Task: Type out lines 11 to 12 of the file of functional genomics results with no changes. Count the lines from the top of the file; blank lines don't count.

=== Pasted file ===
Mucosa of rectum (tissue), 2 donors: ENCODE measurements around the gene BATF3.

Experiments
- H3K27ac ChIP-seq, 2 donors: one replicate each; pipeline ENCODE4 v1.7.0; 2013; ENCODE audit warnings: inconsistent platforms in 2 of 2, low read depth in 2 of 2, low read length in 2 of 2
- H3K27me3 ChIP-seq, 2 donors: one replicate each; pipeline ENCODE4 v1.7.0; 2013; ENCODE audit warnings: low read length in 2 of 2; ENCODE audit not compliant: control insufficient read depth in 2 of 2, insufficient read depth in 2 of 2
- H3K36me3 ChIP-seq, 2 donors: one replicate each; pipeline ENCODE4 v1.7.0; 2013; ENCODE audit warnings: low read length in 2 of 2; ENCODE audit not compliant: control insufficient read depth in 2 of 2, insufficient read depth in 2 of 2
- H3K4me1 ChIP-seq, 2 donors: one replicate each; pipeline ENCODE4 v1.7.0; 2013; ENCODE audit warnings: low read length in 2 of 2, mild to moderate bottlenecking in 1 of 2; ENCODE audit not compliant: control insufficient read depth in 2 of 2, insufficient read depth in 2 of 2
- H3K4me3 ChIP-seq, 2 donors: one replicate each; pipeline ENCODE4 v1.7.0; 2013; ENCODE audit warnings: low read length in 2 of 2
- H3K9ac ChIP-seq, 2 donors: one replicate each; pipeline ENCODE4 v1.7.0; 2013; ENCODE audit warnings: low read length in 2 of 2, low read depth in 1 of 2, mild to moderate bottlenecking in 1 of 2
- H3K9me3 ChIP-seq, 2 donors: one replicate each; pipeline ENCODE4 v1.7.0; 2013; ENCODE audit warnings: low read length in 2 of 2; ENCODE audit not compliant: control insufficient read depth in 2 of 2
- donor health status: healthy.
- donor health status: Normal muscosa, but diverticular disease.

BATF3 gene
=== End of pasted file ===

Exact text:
- donor health status: Normal muscosa, but diverticular disease.

BATF3 gene